Dominion urges judge to dismiss Mike Lindell’s countersuit alleging it rigged the election, saying he relies on ‘extreme theories’ of law


Lawyers for Dominion Voting Systems blasted MyPillow CEO Mike Lindell in a court filing Friday, alleging he was relying on “extreme theories” of law for his countersuit against the election technology company.”These extreme theories, and others discussed below, are fundamentally incompatible with an open judicial system on which parties can rely to resolve their disputes,” lawyers for Dominion wrote at the opening of Friday’s motion .”They also, as discussed below, lack any legal support.” The filing comes amid a convoluted court fight where Dominion is trying to get the judge overseeing the case to dismiss a counterclaim Lindell brought against the election technology company.In February 2021, Dominion sued Lindell and MyPillow.It alleged the pillow mogul defamed the company by lying about its role in the 2020 presidential election.

Lindell has falsely claimed that Dominion rigged votes around the country in a way that allowed hackers from China and Iran to falsify election results in favor of now-President Joe Biden, and that former President Donald Trump is the true victor.Lindell has also falsely claimed that Dominion did this in cahoots with Smartmatic, a rival election technology company, which in reality offered technology for only one county in the 2020 election.Last summer, a federal judge in Washington, DC, upheld Dominion’s lawsuit — as well as lawsuits it filed against fellow election conspiracy theorists and former Trump lawyers Sidney Powell and Rudy Giuliani — allowing them to go to trial .(Smartmatic and Dominion separately have several more defamation lawsuits making their way through the courts.) Lindell and MyPillow are appealing that decision and have refused to hand over discovery information until that appeal is settled.In December, Lindell brought a counterclaim alleging that Dominion and Smartmatic colluded to rig the election.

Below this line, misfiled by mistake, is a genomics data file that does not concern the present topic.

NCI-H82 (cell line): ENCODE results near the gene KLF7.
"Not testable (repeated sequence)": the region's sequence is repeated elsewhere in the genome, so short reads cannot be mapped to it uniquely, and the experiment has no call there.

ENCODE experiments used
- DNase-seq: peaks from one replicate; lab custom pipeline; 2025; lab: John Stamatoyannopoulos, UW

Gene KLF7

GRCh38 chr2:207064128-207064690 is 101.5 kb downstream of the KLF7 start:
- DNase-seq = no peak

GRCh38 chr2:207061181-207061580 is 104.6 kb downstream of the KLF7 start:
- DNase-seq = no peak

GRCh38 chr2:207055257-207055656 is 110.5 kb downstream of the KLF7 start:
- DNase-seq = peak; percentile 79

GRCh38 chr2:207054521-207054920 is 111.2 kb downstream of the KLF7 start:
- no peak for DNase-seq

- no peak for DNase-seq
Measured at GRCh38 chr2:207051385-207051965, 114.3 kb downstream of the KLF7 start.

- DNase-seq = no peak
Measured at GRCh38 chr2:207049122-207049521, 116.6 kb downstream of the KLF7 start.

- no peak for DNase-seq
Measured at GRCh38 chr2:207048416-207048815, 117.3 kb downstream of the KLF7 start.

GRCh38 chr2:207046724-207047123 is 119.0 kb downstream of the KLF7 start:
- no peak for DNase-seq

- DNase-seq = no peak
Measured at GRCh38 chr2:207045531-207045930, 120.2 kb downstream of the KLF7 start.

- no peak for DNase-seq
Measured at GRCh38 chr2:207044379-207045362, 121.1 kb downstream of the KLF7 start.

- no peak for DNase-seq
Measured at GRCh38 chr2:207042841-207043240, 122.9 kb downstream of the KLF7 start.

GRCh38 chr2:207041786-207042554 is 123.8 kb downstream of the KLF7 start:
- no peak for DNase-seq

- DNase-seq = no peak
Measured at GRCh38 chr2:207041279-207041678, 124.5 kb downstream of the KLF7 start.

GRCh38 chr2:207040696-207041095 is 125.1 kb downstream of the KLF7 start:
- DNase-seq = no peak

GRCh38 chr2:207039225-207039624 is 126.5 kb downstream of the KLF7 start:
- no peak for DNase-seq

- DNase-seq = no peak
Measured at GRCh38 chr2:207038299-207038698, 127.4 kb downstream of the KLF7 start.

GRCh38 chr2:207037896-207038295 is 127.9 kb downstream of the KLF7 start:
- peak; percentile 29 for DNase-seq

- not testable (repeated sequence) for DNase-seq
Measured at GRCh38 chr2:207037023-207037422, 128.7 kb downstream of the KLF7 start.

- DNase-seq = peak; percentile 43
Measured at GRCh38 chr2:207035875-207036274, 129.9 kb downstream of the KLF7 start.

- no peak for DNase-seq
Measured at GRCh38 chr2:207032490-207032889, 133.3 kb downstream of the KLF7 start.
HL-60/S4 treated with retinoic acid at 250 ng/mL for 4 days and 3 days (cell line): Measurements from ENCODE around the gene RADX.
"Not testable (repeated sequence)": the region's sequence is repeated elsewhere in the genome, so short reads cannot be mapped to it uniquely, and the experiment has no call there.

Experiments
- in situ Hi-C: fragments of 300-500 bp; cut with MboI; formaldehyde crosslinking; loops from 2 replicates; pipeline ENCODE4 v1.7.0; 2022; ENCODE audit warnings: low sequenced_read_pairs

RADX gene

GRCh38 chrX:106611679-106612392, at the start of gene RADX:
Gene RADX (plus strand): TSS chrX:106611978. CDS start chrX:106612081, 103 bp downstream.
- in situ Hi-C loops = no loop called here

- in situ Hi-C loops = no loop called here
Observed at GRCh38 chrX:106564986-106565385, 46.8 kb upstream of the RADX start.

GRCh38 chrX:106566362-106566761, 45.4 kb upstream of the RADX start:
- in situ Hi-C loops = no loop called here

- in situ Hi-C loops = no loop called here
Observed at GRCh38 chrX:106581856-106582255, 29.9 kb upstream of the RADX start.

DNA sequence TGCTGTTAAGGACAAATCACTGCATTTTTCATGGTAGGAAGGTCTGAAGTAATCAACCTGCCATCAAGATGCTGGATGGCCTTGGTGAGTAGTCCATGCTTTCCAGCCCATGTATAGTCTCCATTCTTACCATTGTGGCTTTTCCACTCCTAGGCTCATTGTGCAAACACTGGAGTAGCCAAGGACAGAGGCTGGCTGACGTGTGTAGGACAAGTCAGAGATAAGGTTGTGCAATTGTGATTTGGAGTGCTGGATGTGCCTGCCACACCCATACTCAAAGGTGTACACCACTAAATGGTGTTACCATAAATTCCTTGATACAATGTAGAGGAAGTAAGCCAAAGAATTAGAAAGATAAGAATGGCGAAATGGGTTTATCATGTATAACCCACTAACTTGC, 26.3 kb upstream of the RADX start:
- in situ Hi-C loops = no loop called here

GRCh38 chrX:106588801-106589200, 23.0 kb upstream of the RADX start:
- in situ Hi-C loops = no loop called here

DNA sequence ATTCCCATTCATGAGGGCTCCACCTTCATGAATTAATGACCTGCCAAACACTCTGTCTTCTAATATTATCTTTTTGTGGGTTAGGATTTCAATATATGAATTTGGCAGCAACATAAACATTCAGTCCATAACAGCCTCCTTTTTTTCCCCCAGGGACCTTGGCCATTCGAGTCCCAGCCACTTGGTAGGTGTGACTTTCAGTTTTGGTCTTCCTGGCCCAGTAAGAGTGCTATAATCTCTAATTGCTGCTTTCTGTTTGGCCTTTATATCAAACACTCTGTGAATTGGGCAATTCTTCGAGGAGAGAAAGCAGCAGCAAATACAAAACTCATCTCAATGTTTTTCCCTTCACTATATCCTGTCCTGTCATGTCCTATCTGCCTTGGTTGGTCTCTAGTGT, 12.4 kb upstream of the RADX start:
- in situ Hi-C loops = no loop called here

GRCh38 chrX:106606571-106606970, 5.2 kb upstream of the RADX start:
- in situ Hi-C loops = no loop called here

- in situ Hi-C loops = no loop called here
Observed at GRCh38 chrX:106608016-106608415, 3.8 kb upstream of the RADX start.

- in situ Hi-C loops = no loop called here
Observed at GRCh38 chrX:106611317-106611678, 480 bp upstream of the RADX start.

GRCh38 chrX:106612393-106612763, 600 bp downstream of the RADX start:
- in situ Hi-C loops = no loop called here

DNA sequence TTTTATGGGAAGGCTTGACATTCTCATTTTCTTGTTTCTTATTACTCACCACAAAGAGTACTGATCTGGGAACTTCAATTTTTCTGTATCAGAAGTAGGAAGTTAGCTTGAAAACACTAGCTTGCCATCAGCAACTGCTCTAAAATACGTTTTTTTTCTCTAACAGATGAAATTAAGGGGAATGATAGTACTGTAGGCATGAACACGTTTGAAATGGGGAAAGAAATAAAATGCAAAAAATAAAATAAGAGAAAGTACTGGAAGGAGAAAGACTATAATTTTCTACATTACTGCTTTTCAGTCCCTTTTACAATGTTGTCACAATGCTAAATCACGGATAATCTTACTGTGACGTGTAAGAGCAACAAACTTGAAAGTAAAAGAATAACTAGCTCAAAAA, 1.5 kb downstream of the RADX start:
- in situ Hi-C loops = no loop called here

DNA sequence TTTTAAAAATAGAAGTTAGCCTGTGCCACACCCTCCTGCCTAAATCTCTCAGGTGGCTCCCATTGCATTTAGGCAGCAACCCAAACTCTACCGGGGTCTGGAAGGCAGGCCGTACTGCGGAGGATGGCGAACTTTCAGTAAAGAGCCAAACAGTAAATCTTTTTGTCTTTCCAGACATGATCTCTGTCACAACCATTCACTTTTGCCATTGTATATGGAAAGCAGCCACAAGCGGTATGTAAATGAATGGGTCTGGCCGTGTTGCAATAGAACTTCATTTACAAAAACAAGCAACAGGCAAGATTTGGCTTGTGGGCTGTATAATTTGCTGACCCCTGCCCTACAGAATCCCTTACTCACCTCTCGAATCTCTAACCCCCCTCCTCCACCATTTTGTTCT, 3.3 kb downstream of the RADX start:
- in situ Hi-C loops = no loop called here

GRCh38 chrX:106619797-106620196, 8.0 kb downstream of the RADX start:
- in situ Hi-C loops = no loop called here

The RICO counterclaim also alleged that Dominion, Smartmatic, and Dominion’s public relations firm Hamilton Place Strategies formed a de-facto illegal criminal organization designed to suppress “dissenting speech,” a reference to his false claims about the election, through “lawfare.” Smartmatic urged the judge to dismiss the counterclaim and sanction Lindell’s lawyers .An attorney for Smartmatic previously told Insider that the counterclaim “lacks a good faith basis in law or fact.” “There’s no legal precedent for the claims that are being brought,” Smartmatic’s attorney J.Erik Connolly told Insider .”I understand that someone can throw a lot of spaghetti on the wall.

But that doesn’t provide you a factual or a legal predicate for a claim.” Dominion, in January, also urged the judge to dismiss the counterclaim.Friday’s filing supports that initial motion, addressing legal arguments Lindell has offered up in the months since.Lindell alleges Dominion took part in criminal racketeering.But the underlying actions he takes issue with, Dominion’s new filing points out, was simply sending cease-and-desist letters, filing a lawsuit against him, and talking about it with the media.”Ultimately, neither Lindell nor MyPillow can dispute that the only conduct directed at them on which the counterclaims are based are the three buckets of conduct outlined in Dominion’s opening brief: (1) sending three cease and desist letters to Lindell and MyPillow; (2) suing Lindell and MyPillow; and (3) giving a single interview about this lawsuit the day after it was filed and posting materials from the lawsuit on its website,” lawyers for Dominion wrote.The conduct Lindell objects to, according to Dominion’s lawyers, has been just what any other competent lawyers would do.”The most straightforward way to dispense with Lindell’s RICO claim is by applying the well-established, sensible rule that RICO claims may not be based on litigation-related activity,” lawyers for Dominion wrote.

“Courts across the country refuse to allow such claims to proceed; holding otherwise would inundate courts with procedurally complex RICO pleadings, and would deter citizens from petitioning courts to resolve their disputes in the first place.”.

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